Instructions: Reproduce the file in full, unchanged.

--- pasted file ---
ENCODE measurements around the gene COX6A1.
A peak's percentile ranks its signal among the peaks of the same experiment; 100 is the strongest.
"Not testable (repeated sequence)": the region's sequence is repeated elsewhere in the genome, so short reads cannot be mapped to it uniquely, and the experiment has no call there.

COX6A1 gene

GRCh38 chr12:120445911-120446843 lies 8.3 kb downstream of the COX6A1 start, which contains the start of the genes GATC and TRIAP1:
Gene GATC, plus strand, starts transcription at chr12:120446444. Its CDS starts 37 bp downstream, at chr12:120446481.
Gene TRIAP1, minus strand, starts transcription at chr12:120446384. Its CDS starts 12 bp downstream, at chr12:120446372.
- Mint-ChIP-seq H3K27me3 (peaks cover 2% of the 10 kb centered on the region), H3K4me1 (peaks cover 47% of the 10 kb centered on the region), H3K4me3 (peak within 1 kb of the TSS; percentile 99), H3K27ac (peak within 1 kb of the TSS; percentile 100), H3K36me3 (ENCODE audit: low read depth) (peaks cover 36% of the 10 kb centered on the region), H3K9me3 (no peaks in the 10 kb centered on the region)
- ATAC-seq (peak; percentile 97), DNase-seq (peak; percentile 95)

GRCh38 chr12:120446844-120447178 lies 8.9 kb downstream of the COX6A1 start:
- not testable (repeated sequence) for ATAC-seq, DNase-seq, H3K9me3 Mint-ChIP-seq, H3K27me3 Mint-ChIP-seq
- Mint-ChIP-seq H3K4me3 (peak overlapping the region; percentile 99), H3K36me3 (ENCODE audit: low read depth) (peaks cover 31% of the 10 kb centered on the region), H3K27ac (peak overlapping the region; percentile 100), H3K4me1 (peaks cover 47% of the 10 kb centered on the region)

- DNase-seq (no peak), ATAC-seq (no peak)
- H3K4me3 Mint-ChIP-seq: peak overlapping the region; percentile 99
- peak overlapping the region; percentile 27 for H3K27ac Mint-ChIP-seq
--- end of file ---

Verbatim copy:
ENCODE measurements around the gene COX6A1.
A peak's percentile ranks its signal among the peaks of the same experiment; 100 is the strongest.
"Not testable (repeated sequence)": the region's sequence is repeated elsewhere in the genome, so short reads cannot be mapped to it uniquely, and the experiment has no call there.

COX6A1 gene

GRCh38 chr12:120445911-120446843 lies 8.3 kb downstream of the COX6A1 start, which contains the start of the genes GATC and TRIAP1:
Gene GATC, plus strand, starts transcription at chr12:120446444. Its CDS starts 37 bp downstream, at chr12:120446481.
Gene TRIAP1, minus strand, starts transcription at chr12:120446384. Its CDS starts 12 bp downstream, at chr12:120446372.
- Mint-ChIP-seq H3K27me3 (peaks cover 2% of the 10 kb centered on the region), H3K4me1 (peaks cover 47% of the 10 kb centered on the region), H3K4me3 (peak within 1 kb of the TSS; percentile 99), H3K27ac (peak within 1 kb of the TSS; percentile 100), H3K36me3 (ENCODE audit: low read depth) (peaks cover 36% of the 10 kb centered on the region), H3K9me3 (no peaks in the 10 kb centered on the region)
- ATAC-seq (peak; percentile 97), DNase-seq (peak; percentile 95)

GRCh38 chr12:120446844-120447178 lies 8.9 kb downstream of the COX6A1 start:
- not testable (repeated sequence) for ATAC-seq, DNase-seq, H3K9me3 Mint-ChIP-seq, H3K27me3 Mint-ChIP-seq
- Mint-ChIP-seq H3K4me3 (peak overlapping the region; percentile 99), H3K36me3 (ENCODE audit: low read depth) (peaks cover 31% of the 10 kb centered on the region), H3K27ac (peak overlapping the region; percentile 100), H3K4me1 (peaks cover 47% of the 10 kb centered on the region)

- DNase-seq (no peak), ATAC-seq (no peak)
- H3K4me3 Mint-ChIP-seq: peak overlapping the region; percentile 99
- peak overlapping the region; percentile 27 for H3K27ac Mint-ChIP-seq